Medina Journal-Register — The trombone.
It was called the “Voice of God” by Beethoven.
It was the voice of Charlie Brown’s teacher in the beloved animated television specials.
The versatile, jazzy, slurring, majestic, gloriously powerful trombone, known by all and beloved by many, will be showcased Feb. 22 by the SUNY Fredonia Trombone Choir.
The Orleans Renaissance Group is bringing the 24-horn choir to perform in the sanctuary of St. Mary’s Church.
The church, a place well-known for its acoustics, is made for just such an ensemble.
More recently known as the Fredonia Trombone Collective, the group is under the direction of Carl Mazzio, retired principal trombonist with the Buffalo Philharmonic Orchestra from 1995 until 2002. Mazzio took the reins of the ensemble several years ago and under his direction, the scope and size expanded.
“The Fredonia Trombone Collective is now a surprising sonic experience, with its four-plus octave range, all encompassing repertoire and dynamic equivalency to a symphony orchestra,” Mazzio said.
Mazzio has worked with noted orchestral conductors and musicians including Kurt Masur, Herbert Blomstedt, Mstislav Rostropovich, Itzhak Perlman, Yo-Yo Ma, Jessye Norman, Doc Severinsen and Aretha Franklin.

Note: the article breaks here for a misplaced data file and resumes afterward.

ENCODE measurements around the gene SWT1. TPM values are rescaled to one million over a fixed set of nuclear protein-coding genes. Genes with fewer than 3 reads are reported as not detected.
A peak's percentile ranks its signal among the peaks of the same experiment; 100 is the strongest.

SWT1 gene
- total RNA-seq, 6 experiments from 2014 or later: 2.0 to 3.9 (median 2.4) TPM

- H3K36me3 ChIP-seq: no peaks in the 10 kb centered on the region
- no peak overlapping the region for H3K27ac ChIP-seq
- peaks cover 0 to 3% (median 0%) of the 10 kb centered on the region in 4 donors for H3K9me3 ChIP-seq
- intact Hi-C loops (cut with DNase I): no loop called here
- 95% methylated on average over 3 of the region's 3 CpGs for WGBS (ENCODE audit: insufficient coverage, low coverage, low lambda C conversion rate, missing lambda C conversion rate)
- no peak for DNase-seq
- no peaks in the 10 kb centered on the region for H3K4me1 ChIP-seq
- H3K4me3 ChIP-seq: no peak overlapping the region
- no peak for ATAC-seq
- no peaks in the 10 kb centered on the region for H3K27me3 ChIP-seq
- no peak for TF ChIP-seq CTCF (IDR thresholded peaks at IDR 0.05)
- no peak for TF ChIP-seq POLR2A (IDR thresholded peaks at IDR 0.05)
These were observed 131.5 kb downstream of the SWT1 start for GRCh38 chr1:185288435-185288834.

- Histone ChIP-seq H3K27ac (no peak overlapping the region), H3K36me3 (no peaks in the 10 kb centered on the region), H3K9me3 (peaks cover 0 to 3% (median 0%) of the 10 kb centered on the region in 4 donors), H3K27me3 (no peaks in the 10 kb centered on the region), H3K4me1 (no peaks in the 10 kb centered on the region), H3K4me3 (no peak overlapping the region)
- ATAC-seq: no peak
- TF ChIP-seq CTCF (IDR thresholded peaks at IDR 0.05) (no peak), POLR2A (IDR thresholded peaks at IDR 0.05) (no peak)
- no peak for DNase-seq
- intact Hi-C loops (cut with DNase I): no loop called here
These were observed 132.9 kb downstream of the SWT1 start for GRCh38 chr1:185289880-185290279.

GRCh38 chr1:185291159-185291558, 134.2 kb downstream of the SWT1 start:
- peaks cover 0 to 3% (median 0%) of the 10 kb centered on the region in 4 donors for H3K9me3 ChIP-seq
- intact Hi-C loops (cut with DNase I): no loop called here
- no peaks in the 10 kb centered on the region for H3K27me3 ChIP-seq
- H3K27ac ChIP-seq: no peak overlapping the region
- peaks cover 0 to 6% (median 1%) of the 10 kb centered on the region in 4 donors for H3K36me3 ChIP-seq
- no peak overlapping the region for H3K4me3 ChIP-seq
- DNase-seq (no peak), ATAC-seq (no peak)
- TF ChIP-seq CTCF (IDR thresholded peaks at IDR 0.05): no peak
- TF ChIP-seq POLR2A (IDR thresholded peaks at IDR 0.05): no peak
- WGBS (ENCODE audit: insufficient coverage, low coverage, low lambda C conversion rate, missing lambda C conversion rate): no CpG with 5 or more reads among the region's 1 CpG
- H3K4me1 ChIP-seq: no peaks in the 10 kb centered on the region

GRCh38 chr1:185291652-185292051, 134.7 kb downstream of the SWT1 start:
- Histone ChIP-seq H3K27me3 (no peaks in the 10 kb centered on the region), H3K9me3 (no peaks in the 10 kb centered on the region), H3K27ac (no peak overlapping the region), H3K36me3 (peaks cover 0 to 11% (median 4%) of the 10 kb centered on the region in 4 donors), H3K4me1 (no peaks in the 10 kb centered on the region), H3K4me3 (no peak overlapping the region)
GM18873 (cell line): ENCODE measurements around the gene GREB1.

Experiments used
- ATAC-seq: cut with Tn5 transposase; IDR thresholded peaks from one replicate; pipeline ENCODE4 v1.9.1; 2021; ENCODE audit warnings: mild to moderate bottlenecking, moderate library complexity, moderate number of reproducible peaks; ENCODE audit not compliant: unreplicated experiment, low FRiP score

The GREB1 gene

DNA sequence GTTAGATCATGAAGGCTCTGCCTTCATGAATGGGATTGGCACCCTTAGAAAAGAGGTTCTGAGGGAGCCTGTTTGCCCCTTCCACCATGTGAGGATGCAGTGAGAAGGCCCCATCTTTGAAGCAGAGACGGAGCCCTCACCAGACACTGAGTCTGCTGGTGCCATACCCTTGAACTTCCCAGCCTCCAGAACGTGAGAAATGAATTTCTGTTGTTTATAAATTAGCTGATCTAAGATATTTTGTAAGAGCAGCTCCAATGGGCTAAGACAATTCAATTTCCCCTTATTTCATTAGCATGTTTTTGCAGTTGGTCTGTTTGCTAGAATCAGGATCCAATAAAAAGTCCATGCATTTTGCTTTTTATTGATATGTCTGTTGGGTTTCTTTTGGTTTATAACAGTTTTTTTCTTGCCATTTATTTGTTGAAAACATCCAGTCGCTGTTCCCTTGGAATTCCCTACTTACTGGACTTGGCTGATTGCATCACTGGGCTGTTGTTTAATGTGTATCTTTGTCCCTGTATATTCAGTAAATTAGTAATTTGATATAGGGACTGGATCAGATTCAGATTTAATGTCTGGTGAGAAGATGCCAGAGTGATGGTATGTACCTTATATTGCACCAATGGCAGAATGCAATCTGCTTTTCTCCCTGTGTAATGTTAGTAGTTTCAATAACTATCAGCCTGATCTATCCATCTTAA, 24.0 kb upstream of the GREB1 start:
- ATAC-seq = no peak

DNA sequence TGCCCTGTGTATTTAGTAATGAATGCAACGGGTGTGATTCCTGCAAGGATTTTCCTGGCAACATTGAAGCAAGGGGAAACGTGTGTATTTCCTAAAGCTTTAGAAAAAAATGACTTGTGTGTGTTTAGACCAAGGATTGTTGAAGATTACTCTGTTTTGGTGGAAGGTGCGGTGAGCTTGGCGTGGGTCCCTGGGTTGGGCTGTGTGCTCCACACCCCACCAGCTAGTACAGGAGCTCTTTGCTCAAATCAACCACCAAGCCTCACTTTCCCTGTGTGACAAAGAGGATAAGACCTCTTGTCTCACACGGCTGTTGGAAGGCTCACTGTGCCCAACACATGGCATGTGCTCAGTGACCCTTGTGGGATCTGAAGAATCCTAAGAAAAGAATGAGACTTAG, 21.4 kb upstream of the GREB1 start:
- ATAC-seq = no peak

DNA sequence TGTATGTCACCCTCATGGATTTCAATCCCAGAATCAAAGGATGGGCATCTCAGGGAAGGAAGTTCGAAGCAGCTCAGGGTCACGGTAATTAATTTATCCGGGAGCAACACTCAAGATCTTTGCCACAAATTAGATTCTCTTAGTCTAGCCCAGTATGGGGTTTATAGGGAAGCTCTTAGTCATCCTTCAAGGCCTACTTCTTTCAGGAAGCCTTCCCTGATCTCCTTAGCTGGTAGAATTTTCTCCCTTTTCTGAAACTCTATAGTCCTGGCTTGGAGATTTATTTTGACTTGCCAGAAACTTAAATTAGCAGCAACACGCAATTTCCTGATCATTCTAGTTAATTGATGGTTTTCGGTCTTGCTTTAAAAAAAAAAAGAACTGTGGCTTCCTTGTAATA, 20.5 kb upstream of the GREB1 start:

In Medina, the ensemble will perform a wide range of music, sacred to secular, pop to classical.
“The choir will be performing over 500 years of celebrated music from Giovanni Gabrieli to Sibelius to John Williams and Eric Clapton,” he said.
Among the pieces to be performed is a roof-raising arrangement of Eric Clapton’s “Layla.” This favorite by Derek and the Dominos was arranged by Eric Crees, principal trombonist of the London Symphony Orchestra and originally done by the London Trombone Sound. Also featured will be Sabre Dance by Rimsky Korsakov and Olympic Fanfare by John Williams.
The finale will feature a collaboration between the Trombone Choir and Holy Trinity Music Director and Organist Aaron R. Grabowski. The ensemble, with accompaniment from the Barckhoff pipe organ, will perform the piece “Feierlicher Einzug” by Richard Strauss. Composed in 1909 originally for 15 trumpets, four horns, four trombones, two bass tubas and timpani, this arrangement for trombone choir works slowly towards a powerful finish.